By Ben Walsh for The Huffington Post – The World Trade Organization is giving some environmentalists a reason to say “I told you so.” On Wednesday, the WTO, the international body that enforces trade law, said that India’s solar power subsidy violated trade rules. The program — which has helped India’s solar industry get off the ground and become one of the fastest growing in the world — required new projects be built with parts made in India. Despite India’s argument that the local product requirement was crucial to India’s meeting its commitment under the Paris Climate Agreement, the WTO ruled that requirement unfairly discriminated against U.S. solar manufacturers.
By Richard (RJ) Eskow for The Huffington Post – A new study confirms what many activists have suspected for a long time: The private courts set up by international “trade” deals heavily favor billionaires and giant corporations, and they do so at the expense of governments and people. Smaller companies and less-wealthy individuals don’t benefit nearly as much from these private courts as the extremely rich and powerful do. Other interested parties – whether they’re governments, children, working people, or the planet itself – are unable to benefit from these private courts at all.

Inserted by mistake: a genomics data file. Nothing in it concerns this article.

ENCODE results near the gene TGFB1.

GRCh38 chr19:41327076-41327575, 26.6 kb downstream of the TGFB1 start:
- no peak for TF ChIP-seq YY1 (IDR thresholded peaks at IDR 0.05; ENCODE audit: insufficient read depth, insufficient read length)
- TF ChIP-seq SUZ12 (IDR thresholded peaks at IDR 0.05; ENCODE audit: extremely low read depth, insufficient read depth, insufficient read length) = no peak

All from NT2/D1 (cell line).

By Karel Van Wolferen for The Japan Times – Misnomers that hide what the strong and rich control — and aspire to control — help promote our world’s numerous political ills. “Spreading democracy” in the Middle East and Africa has been used to excuse much slaughter, ruin and higher risks of wider war for purposes not remotely connected with democracy. The designation “trade” used by politicians and the media when talking about the Trans-Pacific Partnership (TPP) pact and the proposed Trans-Atlantic Trade and Investment Partnership (TPIP) agreement is another perfect example of a misnomer thanks to which a new shadow will be cast over the generally more fortunate parts of the world.